How to define a project

1. Start with a basic PEP

To start, you need a project defined in the standard Portable Encapsulated Project (PEP) format. Start by creating a PEP.

2. Connect the PEP to looper

Once you have a basic PEP, you can connect it to looper. Just provide the required looper-specific piece of information -- output-dir, a parent folder where you want looper to store your results. You do this by adding a looper section to your PEP. The output_dir key is expected in the top level of the looper section of the project configuration file. Here's an example:

looper:
  output_dir: "/path/to/output_dir"

Next, you'll need to point the PEP to the pipeline interface file that describes the command you want looper to run.

Understanding pipeline interfaces

Looper links projects to pipelines through a file called the pipeline interface. Any looper-compatible pipeline must provide a pipeline interface. To link the pipeline, you simply point each sample to the pipeline interfaces for any pipelines you want to run.

Looper pipeline interfaces can describe two types of pipeline: sample-level pipelines or project-level pipelines. Briefly, a sample-level pipeline is executed with looper run, which runs individually on each sample. A project-level pipeline is executed with looper runp, which runs a single job per pipeline on an entire project. Typically, you'll first be interested in the sample-level pipelines. You can read in more detail in the pipeline tiers documentation.

Adding a sample-level pipeline interface

Sample pipelines are linked by adding a sample attribute called pipeline_interfaces. There are 2 easy ways to do this: you can simply add a pipeline_interfaces column in the sample table, or you can use an append modifier, like this:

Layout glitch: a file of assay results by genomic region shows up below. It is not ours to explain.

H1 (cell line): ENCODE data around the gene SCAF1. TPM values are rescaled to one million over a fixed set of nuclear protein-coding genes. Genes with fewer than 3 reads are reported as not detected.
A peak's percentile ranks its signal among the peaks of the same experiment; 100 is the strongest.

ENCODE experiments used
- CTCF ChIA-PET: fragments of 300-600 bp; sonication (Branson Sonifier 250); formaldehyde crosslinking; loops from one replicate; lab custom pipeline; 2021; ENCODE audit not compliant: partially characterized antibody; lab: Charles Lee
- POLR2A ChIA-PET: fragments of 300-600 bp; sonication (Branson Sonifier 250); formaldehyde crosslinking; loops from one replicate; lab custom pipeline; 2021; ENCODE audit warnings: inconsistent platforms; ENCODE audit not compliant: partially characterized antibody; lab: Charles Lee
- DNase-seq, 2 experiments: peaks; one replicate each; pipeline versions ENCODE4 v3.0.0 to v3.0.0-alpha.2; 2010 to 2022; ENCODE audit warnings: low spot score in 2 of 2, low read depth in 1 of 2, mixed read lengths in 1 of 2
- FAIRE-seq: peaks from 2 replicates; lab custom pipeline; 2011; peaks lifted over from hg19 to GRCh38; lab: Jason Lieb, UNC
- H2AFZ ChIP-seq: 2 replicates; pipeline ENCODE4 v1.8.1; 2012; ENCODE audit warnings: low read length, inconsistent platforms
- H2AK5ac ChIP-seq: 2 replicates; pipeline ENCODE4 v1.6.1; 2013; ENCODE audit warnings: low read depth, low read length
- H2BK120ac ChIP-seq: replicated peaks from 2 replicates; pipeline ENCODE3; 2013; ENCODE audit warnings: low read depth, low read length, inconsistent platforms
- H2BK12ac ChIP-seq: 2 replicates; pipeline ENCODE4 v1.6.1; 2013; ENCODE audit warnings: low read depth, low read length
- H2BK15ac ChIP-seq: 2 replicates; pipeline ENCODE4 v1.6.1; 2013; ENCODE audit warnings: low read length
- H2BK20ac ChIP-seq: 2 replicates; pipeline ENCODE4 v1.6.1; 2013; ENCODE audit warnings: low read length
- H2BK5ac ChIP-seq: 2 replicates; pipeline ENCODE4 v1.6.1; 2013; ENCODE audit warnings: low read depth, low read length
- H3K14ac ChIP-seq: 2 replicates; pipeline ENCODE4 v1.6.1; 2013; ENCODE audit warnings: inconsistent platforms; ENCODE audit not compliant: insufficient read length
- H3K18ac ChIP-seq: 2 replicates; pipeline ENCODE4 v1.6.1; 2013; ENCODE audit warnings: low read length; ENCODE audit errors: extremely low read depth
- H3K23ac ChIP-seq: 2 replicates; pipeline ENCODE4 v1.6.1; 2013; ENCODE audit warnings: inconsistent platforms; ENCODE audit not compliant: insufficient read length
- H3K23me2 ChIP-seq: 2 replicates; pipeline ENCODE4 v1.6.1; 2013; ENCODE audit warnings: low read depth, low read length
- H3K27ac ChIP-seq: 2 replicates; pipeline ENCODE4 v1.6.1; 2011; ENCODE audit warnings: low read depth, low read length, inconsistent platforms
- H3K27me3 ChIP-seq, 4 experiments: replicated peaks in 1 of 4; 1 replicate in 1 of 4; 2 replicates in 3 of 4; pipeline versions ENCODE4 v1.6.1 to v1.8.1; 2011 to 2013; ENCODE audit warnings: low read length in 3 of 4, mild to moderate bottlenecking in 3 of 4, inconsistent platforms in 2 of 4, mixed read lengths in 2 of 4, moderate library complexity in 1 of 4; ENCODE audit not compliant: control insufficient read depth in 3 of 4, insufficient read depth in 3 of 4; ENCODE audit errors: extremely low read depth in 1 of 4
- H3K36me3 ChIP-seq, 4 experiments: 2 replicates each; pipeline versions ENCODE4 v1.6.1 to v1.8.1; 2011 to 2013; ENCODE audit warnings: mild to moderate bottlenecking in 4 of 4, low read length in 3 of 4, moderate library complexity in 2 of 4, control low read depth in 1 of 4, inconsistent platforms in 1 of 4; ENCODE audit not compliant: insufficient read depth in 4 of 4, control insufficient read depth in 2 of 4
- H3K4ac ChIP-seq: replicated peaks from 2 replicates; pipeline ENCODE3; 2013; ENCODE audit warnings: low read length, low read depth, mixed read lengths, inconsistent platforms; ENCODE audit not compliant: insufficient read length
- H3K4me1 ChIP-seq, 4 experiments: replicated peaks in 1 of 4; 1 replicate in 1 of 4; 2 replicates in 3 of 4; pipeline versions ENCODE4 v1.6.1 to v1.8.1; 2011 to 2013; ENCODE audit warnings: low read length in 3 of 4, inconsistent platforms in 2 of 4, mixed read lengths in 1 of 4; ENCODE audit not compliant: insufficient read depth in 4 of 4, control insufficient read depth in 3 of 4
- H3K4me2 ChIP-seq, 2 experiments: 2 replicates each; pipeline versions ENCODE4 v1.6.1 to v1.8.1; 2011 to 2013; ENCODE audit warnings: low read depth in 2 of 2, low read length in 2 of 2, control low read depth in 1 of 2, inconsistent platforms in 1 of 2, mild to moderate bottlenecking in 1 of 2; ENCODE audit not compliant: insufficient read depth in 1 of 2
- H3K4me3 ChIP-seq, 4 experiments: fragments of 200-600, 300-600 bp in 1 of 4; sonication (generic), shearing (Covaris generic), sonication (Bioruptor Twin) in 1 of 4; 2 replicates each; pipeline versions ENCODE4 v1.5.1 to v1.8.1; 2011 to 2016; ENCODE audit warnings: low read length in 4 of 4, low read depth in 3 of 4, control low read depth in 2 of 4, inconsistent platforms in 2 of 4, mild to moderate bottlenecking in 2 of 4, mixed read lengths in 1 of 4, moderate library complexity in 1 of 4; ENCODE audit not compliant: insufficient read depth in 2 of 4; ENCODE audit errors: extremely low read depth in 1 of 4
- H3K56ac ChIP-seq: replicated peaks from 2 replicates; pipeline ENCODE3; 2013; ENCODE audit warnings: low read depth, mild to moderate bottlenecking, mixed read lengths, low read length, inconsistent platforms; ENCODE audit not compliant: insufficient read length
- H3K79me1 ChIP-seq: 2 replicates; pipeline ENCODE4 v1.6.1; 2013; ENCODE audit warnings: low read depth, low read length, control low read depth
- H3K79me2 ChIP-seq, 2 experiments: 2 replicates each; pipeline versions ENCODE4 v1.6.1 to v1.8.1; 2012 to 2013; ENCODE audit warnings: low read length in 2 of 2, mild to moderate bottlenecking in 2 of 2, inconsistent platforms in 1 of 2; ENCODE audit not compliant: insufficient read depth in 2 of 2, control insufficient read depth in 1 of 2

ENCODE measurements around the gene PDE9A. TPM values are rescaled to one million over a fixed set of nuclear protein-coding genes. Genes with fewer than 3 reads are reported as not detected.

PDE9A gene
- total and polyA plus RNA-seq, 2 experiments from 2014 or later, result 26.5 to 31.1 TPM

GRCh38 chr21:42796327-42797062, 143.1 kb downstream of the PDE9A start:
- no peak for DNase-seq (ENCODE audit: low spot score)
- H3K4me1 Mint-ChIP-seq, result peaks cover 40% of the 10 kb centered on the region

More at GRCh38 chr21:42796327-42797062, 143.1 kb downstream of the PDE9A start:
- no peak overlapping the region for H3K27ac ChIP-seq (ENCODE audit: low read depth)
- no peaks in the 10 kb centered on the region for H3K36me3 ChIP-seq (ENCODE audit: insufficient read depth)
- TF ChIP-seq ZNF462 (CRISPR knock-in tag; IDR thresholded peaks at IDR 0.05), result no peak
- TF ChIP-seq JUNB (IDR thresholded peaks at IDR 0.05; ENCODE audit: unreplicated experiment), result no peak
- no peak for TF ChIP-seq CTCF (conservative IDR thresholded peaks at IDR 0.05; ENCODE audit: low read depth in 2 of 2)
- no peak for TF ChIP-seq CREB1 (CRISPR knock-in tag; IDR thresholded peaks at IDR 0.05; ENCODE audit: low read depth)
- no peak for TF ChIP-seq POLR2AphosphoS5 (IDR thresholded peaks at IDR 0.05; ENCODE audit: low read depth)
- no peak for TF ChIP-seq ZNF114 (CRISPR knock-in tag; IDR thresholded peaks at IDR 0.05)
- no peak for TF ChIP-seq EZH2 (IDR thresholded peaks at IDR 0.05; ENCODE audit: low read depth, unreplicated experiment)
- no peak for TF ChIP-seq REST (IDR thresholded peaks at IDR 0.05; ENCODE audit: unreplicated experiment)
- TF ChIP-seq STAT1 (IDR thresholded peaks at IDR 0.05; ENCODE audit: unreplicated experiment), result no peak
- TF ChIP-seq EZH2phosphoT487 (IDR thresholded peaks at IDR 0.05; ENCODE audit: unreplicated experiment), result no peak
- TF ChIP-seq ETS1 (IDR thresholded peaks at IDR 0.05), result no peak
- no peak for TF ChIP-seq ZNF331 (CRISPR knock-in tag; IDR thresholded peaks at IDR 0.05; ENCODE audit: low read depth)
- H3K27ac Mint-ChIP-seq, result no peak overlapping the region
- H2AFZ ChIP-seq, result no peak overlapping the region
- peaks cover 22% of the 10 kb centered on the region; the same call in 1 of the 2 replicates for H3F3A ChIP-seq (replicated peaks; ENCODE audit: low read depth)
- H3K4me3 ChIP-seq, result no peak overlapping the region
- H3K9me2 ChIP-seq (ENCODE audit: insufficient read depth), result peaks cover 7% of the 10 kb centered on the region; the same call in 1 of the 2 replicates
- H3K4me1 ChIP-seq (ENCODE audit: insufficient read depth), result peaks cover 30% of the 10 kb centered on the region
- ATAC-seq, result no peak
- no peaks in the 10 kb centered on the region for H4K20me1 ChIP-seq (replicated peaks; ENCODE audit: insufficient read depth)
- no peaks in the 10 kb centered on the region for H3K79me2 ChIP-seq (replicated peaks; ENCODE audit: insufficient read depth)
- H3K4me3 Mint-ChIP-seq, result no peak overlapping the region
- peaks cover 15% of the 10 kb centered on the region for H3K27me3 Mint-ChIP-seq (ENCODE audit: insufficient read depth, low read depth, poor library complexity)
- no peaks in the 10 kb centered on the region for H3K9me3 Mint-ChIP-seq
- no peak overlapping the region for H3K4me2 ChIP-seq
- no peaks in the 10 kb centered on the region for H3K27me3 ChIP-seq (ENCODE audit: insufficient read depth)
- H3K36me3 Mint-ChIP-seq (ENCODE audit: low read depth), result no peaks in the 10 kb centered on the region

sample_modifiers:
  append:
    pipeline_interfaces: "/path/to/pipeline_interface.yaml"

The value for the pipeline_interfaces key should be the absolute path to the pipeline interface file. The paths may also contain environment variables. Once your PEP is linked to the pipeline, you just need to make sure your project provides any sample metadata required by the pipeline.

Adding a project-level pipeline interface

Project pipelines are linked in the looper section of the project configuration file:

looper:
  pipeline_interfaces: "/path/to/project_pipeline_interface.yaml"

Looper decouples projects and pipelines, so you can have many projects using one pipeline, or many pipelines running on the same project. If you want to run more than one pipeline on a sample, you can simply add more than one pipeline interface, like this:

sample_modifiers:
  append:
    pipeline_interfaces: ["/path/to/pipeline_interface.yaml", "/path/to/pipeline_interface2.yaml"]

Looper will submit jobs for both of these pipelines.

If you have a project that contains samples of different types, then you can use an imply modifier in your PEP to select which pipelines you want to run on which samples, like this:

sample_modifiers:
  imply:
    - if:
        protocol: "RRBS"
      then:
        pipeline_interfaces: "/path/to/pipeline_interface.yaml"
    - if:
        protocol: "ATAC"
      then:
        pipeline_interfaces: "/path/to/pipeline_interface2.yaml"

5. Customize looper

That's all you need to get started linking your project to looper. But you can also customize things further. Under the looper section, you can provide a cli keyword to specify any command line (CLI) options from within the project config file. The subsections within this section direct the arguments to the respective looper subcommands. So, to specify, e.g. sample submission limit for a looper run command use:

looper:
  output_dir: "/path/to/output_dir"
  cli:
    run:
      limit: 2

or, to pass this argument to any subcommand:

looper:
  output_dir: "/path/to/output_dir"
  all:
    limit: 2

Keys in the cli.<subcommand> section must match the long argument parser option strings, so command-extra, limit, dry-run and so on. For more CLI options refer to the subcommands usage.